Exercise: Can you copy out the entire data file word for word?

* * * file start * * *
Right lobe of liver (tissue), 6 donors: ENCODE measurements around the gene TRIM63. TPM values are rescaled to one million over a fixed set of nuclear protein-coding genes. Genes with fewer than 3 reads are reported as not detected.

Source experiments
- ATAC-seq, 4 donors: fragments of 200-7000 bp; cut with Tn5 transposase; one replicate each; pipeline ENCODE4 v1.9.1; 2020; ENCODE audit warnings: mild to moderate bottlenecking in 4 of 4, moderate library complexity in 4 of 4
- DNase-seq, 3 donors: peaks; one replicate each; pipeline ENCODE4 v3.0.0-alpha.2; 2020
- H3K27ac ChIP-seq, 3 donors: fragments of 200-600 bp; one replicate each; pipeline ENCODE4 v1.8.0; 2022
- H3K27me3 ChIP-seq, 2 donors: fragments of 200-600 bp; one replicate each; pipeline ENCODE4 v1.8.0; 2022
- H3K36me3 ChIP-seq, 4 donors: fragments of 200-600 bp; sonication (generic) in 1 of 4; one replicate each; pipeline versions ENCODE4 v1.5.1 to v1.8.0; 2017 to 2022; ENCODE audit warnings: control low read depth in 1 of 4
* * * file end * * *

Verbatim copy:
Right lobe of liver (tissue), 6 donors: ENCODE measurements around the gene TRIM63. TPM values are rescaled to one million over a fixed set of nuclear protein-coding genes. Genes with fewer than 3 reads are reported as not detected.

Source experiments
- ATAC-seq, 4 donors: fragments of 200-7000 bp; cut with Tn5 transposase; one replicate each; pipeline ENCODE4 v1.9.1; 2020; ENCODE audit warnings: mild to moderate bottlenecking in 4 of 4, moderate library complexity in 4 of 4
- DNase-seq, 3 donors: peaks; one replicate each; pipeline ENCODE4 v3.0.0-alpha.2; 2020
- H3K27ac ChIP-seq, 3 donors: fragments of 200-600 bp; one replicate each; pipeline ENCODE4 v1.8.0; 2022
- H3K27me3 ChIP-seq, 2 donors: fragments of 200-600 bp; one replicate each; pipeline ENCODE4 v1.8.0; 2022
- H3K36me3 ChIP-seq, 4 donors: fragments of 200-600 bp; sonication (generic) in 1 of 4; one replicate each; pipeline versions ENCODE4 v1.5.1 to v1.8.0; 2017 to 2022; ENCODE audit warnings: control low read depth in 1 of 4